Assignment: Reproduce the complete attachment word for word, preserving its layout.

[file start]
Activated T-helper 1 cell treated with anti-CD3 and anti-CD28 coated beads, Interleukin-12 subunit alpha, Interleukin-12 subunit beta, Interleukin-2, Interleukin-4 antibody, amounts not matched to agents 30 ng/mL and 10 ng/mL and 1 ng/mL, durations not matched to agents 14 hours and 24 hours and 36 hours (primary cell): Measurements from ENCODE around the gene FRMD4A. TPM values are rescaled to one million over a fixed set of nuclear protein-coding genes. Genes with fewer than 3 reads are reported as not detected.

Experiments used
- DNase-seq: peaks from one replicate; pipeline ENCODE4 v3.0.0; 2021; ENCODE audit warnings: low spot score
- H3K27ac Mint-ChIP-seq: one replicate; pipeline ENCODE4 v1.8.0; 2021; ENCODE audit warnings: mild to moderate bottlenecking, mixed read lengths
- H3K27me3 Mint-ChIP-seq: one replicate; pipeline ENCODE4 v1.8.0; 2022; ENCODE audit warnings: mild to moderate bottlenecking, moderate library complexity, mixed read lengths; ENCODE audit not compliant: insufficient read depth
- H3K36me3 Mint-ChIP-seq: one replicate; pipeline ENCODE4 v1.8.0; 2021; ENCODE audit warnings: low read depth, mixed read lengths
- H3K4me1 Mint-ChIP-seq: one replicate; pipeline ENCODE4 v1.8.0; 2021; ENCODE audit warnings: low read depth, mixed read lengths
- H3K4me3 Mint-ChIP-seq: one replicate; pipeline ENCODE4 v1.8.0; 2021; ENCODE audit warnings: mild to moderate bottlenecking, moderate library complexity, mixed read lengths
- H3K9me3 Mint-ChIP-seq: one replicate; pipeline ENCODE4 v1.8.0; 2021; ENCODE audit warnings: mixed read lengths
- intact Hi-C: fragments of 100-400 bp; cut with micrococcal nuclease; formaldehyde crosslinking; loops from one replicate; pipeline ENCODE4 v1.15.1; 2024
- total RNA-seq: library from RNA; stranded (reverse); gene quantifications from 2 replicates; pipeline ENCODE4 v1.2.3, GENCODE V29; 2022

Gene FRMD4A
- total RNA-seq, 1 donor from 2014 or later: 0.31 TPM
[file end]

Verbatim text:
Activated T-helper 1 cell treated with anti-CD3 and anti-CD28 coated beads, Interleukin-12 subunit alpha, Interleukin-12 subunit beta, Interleukin-2, Interleukin-4 antibody, amounts not matched to agents 30 ng/mL and 10 ng/mL and 1 ng/mL, durations not matched to agents 14 hours and 24 hours and 36 hours (primary cell): Measurements from ENCODE around the gene FRMD4A. TPM values are rescaled to one million over a fixed set of nuclear protein-coding genes. Genes with fewer than 3 reads are reported as not detected.

Experiments used
- DNase-seq: peaks from one replicate; pipeline ENCODE4 v3.0.0; 2021; ENCODE audit warnings: low spot score
- H3K27ac Mint-ChIP-seq: one replicate; pipeline ENCODE4 v1.8.0; 2021; ENCODE audit warnings: mild to moderate bottlenecking, mixed read lengths
- H3K27me3 Mint-ChIP-seq: one replicate; pipeline ENCODE4 v1.8.0; 2022; ENCODE audit warnings: mild to moderate bottlenecking, moderate library complexity, mixed read lengths; ENCODE audit not compliant: insufficient read depth
- H3K36me3 Mint-ChIP-seq: one replicate; pipeline ENCODE4 v1.8.0; 2021; ENCODE audit warnings: low read depth, mixed read lengths
- H3K4me1 Mint-ChIP-seq: one replicate; pipeline ENCODE4 v1.8.0; 2021; ENCODE audit warnings: low read depth, mixed read lengths
- H3K4me3 Mint-ChIP-seq: one replicate; pipeline ENCODE4 v1.8.0; 2021; ENCODE audit warnings: mild to moderate bottlenecking, moderate library complexity, mixed read lengths
- H3K9me3 Mint-ChIP-seq: one replicate; pipeline ENCODE4 v1.8.0; 2021; ENCODE audit warnings: mixed read lengths
- intact Hi-C: fragments of 100-400 bp; cut with micrococcal nuclease; formaldehyde crosslinking; loops from one replicate; pipeline ENCODE4 v1.15.1; 2024
- total RNA-seq: library from RNA; stranded (reverse); gene quantifications from 2 replicates; pipeline ENCODE4 v1.2.3, GENCODE V29; 2022

Gene FRMD4A
- total RNA-seq, 1 donor from 2014 or later: 0.31 TPM